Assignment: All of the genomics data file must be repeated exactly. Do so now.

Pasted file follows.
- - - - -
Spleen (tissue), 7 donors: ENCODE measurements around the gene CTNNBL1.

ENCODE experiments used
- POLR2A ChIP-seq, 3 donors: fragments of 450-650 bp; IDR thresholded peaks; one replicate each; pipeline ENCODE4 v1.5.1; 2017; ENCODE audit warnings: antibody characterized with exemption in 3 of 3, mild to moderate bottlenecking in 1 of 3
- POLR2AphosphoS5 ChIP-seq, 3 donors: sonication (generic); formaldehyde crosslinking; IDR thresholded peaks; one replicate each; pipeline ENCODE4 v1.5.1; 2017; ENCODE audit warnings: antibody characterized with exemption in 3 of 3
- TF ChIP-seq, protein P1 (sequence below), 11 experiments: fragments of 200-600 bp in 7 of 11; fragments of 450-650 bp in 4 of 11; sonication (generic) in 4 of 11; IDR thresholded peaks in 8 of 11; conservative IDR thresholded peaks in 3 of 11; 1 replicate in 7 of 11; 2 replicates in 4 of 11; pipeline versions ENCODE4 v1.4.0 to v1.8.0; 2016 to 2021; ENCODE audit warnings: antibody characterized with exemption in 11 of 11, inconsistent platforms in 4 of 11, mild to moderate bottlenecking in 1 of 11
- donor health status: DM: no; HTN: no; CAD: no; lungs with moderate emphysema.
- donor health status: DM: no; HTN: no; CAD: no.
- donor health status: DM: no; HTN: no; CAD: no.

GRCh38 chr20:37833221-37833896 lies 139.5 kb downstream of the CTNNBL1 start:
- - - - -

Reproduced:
Spleen (tissue), 7 donors: ENCODE measurements around the gene CTNNBL1.

ENCODE experiments used
- POLR2A ChIP-seq, 3 donors: fragments of 450-650 bp; IDR thresholded peaks; one replicate each; pipeline ENCODE4 v1.5.1; 2017; ENCODE audit warnings: antibody characterized with exemption in 3 of 3, mild to moderate bottlenecking in 1 of 3
- POLR2AphosphoS5 ChIP-seq, 3 donors: sonication (generic); formaldehyde crosslinking; IDR thresholded peaks; one replicate each; pipeline ENCODE4 v1.5.1; 2017; ENCODE audit warnings: antibody characterized with exemption in 3 of 3
- TF ChIP-seq, protein P1 (sequence below), 11 experiments: fragments of 200-600 bp in 7 of 11; fragments of 450-650 bp in 4 of 11; sonication (generic) in 4 of 11; IDR thresholded peaks in 8 of 11; conservative IDR thresholded peaks in 3 of 11; 1 replicate in 7 of 11; 2 replicates in 4 of 11; pipeline versions ENCODE4 v1.4.0 to v1.8.0; 2016 to 2021; ENCODE audit warnings: antibody characterized with exemption in 11 of 11, inconsistent platforms in 4 of 11, mild to moderate bottlenecking in 1 of 11
- donor health status: DM: no; HTN: no; CAD: no; lungs with moderate emphysema.
- donor health status: DM: no; HTN: no; CAD: no.
- donor health status: DM: no; HTN: no; CAD: no.

GRCh38 chr20:37833221-37833896 lies 139.5 kb downstream of the CTNNBL1 start: